PEOPLE living near the Goroka Base Hospital were shocked when their dogs fought over a decomposing human hand last Saturday.
Residents at Arabica street suspected the hand might have been improperly dumped by the hospital at a dump, and dogs feeding there picked it up.
Long time residents Theresa Wena, Maryanne Kua and Peter Wena said the dogs burrowed their way through the holes in the roofing iron fence to access the open earth pit where hospital wastes are disposed and brought out the decomposing hand.
Mrs Wena said: “Early this year, we also found a decomposing breast of a female brought into our residences by dogs. Now it is this hand.”
Mrs Kua said on another occasion she found a dead fetus near her house and buried it, adding there were many instances where diapers used by people with AIDS and dumped there were brought to their yard by the dogs.
George Etoa, 20, said they wrote twice in 2004 and 2007 respectively highlighting the situation to the hospital management but they fell on deaf ears.
Former Nursing Officer Kaugo Degelmba, who has been living at Arabica all her life, said the bad smell from the disposal pits caused her to have severe heart burns.
She said small children and family members living there were prone to fall sick from bad odours, now with the threat of cholera they were more worried.
Ward three Councillor Bebe Savi, who looks after Arabica Street, said his people were prone to any diseases since the hospital had been improperly disposing its waste including human body parts and dead fetus into the same pit with general rubbish.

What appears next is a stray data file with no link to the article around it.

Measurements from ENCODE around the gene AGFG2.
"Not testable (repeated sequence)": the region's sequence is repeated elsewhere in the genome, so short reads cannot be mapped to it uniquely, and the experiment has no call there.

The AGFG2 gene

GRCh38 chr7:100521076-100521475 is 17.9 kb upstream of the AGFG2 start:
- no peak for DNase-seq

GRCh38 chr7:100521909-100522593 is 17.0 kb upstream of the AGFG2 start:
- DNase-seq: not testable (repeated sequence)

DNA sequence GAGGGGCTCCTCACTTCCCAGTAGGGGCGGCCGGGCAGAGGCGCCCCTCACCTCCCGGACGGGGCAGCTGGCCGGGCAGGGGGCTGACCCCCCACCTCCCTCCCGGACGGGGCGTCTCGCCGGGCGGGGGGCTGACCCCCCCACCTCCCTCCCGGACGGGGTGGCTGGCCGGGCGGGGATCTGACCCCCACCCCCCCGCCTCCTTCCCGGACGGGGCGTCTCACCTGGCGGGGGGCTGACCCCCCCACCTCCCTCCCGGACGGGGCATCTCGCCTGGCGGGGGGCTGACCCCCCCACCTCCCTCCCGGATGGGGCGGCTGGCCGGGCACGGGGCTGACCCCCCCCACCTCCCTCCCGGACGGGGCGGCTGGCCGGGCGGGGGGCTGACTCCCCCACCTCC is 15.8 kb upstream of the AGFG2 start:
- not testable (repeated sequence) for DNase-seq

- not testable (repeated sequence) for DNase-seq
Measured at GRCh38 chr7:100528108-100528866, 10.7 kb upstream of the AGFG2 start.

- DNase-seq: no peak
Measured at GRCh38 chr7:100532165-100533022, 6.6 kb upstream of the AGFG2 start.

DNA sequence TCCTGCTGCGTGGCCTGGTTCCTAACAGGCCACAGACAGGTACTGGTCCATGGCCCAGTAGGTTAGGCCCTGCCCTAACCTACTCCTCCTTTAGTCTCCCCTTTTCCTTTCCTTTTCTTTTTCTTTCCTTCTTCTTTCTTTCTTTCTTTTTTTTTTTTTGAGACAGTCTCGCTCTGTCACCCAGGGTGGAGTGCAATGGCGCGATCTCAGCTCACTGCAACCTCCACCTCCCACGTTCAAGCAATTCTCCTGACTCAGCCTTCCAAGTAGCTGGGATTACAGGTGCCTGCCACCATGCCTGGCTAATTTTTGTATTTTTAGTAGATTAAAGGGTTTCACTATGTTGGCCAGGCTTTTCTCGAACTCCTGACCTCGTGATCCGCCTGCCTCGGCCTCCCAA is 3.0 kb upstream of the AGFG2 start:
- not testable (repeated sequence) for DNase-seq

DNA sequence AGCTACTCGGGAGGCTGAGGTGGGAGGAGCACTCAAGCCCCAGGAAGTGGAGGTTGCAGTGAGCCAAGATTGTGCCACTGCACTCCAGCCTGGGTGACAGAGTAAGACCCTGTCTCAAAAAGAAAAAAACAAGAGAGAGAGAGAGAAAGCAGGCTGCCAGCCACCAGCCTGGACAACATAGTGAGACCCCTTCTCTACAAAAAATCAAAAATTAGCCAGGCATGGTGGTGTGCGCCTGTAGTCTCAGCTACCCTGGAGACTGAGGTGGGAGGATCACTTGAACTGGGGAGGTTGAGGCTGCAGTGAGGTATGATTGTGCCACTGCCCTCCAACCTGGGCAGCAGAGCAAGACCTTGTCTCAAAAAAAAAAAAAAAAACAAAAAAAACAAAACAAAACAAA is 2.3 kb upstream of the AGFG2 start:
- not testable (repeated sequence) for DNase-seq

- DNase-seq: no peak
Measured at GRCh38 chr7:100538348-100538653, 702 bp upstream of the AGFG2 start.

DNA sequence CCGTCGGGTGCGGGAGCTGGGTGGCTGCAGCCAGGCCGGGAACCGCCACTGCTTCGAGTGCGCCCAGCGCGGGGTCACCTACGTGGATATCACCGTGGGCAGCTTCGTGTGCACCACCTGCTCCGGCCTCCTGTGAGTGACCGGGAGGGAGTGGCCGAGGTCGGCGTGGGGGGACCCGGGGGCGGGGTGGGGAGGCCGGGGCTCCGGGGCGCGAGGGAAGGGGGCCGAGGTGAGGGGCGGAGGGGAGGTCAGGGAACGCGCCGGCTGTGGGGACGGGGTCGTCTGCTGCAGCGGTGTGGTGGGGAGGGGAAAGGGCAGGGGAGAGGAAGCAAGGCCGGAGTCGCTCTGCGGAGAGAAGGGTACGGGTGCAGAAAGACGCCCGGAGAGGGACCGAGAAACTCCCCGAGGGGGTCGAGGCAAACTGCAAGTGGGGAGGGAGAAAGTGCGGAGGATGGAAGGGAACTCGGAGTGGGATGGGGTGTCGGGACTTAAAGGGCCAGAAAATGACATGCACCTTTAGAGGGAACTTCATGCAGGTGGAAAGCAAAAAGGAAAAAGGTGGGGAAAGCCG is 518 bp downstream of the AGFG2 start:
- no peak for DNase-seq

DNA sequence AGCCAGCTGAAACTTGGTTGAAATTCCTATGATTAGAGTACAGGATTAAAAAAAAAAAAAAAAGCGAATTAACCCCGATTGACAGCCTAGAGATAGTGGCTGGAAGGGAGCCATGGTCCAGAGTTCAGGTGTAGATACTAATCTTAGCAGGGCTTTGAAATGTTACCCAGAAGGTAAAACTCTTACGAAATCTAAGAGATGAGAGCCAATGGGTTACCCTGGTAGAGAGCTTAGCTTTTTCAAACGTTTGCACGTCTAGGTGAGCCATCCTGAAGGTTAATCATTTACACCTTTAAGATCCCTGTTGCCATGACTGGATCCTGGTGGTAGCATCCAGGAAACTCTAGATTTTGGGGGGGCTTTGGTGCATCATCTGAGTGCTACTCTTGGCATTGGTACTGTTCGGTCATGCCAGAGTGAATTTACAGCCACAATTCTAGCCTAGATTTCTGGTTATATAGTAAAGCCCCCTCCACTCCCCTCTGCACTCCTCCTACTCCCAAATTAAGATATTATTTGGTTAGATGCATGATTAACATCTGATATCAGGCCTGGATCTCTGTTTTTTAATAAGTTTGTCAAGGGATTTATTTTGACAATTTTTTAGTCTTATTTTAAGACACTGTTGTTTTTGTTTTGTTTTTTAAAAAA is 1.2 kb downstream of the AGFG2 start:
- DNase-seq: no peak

However, highly placed management sources at the hospital told The National that the human part might have come from a different source and not from the hospital.
“The dogs may have picked the finger from a cemetery or somewhere, it is definitely not from the hospital,” the source said.
The source, speaking on the condition of anonymity in the absence of chief executive officer Dr Joseph Apa, said it was unlawful for any hospital to improperly dispose human body parts.
He said any body parts taken off at the operating theatre was put into strong plastic bags and sent straight to the incinerator to be burnt off.
“Our inspection and control officers maintain very strict controls of waste management, we only dispose plastics, tins and papers into the holes dug behind the hospital,” he said.
The decomposing human hand has been placed in the hospital morgue.